Weekly Market WATCh

  • Market WATCh Weekly 23 September 2022

    August 23, 2022

    At home, the RBA minutes brought no major surprises but a review of the RBA’s bond purchase program showed that the financial cost to the Bank could be up to A$58b over the period to 2033. The flash composite PMI pointed to further slight expansion of the Australian economy in September. Offshore, the FOMC increased the fed funds rate by another 75bps, as expected, and revised its interest rate projections upwards. There were also significant interest rate increases by several other G10 central banks, with the notable exception of the Bank of Japan; although Japanese authorities intervened in the market to support the yen.

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  • Market WATCh Weekly 16 September 2022

    September 16, 2022

    In Australia, employment rose in August, while the unemployment rate ticked up to a still very low 3.5% amid a higher participation rate. The NAB report showed business conditions and confidence both improved in August, while the Westpac consumer sentiment index edged up after nine months of consecutive declines. Abroad, the US CPI inflation numbers were stronger than expected, with core inflation rising to 6.3% in August, while PPI inflation fell to the lowest level in a year. US retail sales unexpectedly rose in August, while industrial production saw a surprising fall. Chinese economic activity data improved in August, despite multiple headwinds.

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  • Market WATCh Weekly 9 September 2022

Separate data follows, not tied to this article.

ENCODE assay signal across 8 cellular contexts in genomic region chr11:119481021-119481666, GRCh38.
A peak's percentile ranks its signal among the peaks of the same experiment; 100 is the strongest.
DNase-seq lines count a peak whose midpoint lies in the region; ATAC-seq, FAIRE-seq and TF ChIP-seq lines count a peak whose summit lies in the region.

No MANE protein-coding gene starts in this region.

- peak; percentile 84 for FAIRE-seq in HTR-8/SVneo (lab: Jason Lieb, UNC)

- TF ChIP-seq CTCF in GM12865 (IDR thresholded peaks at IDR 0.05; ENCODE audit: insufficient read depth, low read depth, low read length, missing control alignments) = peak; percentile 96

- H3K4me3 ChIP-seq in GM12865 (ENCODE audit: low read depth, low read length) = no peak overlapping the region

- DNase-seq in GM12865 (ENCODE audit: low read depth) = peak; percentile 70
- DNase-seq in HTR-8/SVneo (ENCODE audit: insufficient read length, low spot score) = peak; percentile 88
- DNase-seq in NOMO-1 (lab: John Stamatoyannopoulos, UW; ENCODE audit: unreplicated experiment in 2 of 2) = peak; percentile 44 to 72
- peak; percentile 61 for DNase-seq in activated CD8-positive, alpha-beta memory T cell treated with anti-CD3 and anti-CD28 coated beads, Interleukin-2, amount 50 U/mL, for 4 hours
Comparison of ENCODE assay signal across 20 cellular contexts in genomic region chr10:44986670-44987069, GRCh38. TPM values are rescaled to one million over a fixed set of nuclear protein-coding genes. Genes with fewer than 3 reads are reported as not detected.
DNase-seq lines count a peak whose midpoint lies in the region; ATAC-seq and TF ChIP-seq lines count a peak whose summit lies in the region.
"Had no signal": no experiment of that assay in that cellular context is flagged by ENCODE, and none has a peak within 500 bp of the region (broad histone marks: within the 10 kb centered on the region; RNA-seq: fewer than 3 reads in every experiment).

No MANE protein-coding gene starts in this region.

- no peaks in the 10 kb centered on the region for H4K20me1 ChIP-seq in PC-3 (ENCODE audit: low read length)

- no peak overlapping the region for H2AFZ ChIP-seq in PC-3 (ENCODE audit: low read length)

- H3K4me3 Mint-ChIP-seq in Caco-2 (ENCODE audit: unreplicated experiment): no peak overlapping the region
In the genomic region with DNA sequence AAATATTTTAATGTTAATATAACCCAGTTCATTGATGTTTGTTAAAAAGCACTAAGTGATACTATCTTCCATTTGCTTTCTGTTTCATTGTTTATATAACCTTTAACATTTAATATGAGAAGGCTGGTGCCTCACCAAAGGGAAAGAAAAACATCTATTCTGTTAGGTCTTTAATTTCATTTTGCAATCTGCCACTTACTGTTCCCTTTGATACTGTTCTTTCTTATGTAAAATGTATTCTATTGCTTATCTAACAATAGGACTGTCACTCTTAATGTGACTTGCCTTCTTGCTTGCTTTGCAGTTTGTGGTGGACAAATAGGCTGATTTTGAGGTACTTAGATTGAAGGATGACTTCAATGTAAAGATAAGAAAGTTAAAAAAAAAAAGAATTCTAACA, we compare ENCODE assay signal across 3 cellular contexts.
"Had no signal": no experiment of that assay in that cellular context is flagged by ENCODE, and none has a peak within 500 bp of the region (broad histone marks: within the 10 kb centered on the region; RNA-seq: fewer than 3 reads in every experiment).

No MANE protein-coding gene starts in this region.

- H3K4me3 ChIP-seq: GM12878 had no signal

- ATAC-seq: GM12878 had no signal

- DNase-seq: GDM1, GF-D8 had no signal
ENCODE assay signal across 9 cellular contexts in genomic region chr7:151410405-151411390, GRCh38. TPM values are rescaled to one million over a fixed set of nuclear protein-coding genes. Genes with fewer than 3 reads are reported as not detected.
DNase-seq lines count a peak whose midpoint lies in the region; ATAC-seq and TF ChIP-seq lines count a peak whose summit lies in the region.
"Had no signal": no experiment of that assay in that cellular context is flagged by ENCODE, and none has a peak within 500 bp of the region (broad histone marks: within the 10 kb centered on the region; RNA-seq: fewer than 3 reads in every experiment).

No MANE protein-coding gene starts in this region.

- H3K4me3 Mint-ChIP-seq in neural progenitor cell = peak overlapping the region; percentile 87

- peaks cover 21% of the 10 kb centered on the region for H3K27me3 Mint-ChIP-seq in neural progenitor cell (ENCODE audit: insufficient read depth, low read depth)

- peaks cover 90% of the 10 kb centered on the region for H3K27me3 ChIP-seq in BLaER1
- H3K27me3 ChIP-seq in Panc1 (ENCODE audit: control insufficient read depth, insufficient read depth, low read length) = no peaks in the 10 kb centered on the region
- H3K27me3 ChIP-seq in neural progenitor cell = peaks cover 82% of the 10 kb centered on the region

September 9, 2022

    The RBA has increased its policy interest rates by another 50bps, including the cash rate target to 2.35%. Aussie real GDP rose 0.9% in Q2, supported by strong performance of private consumption and exports. The surge in commodity prices saw a surge in the current account surplus and terms of trade in Q2, but the trade surplus narrowed in July. ANZ job ads resumed rising in August and the Melbourne Institute inflation gauge edged down but remained elevated. Payroll jobs fell 0.8% in the month to 13 August, while total wages were 1.9% lower (both unadjusted). Offshore, the ISM PMI report pointed to slight acceleration in services activity growth in the US. In China, the trade surplus narrowed in August, while the Caixin PMI signalled ongoing expansion in services.

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  • Market WATCh Weekly 2 September 2022

    September 2, 2022

    In Australia, nominal retail sales saw another strong increase in July. Building approvals and new home loans both declined in July, while August saw the largest fall in house prices since 1983. Construction work done and private capex also fell in Q2. Abroad, the ADP employment report saw US private payrolls rise less than expected in August, while US job openings unexpectedly rose in July and remain double the number of officially unemployed. The US ISM manufacturing PMI pointed to further solid pace of expansion, with price pressures growing at the slowest pace since mid-2020. The official Chinese PMIs pointed to easing growth in services and a slower pace of contraction in manufacturing.

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  • Market WATCh Weekly 26 August 2022

    August 26, 2022

    At home, the flash PMIs suggested private sector business activity slipped into contraction in August. Offshore, the only major advanced economy where business activity remained in expansion according to the flash PMIs was the UK. US new durable goods orders growth stagnated in July, but core orders saw another solid gain. US Q2 GDP fell less than first estimated. US initial jobless claims continued to decline last week.

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  • Market WATCh Weekly 19 August 2022

    August 19, 2022

    In Australia, employment declined in July, while the unemployment rate dipped to a new monthly series low amid lower labour force participation. The annual growth rate of the wage price index accelerated to 2.6% in Q2. Consumer confidence improved last week, but inflation expectations continued to climb. Abroad, US industrial production resumed growth in July, while retail sales, ex fuel and autos, saw another solid increase. Chinese activity growth slowed in July amid fresh COVID-19 flare-ups.

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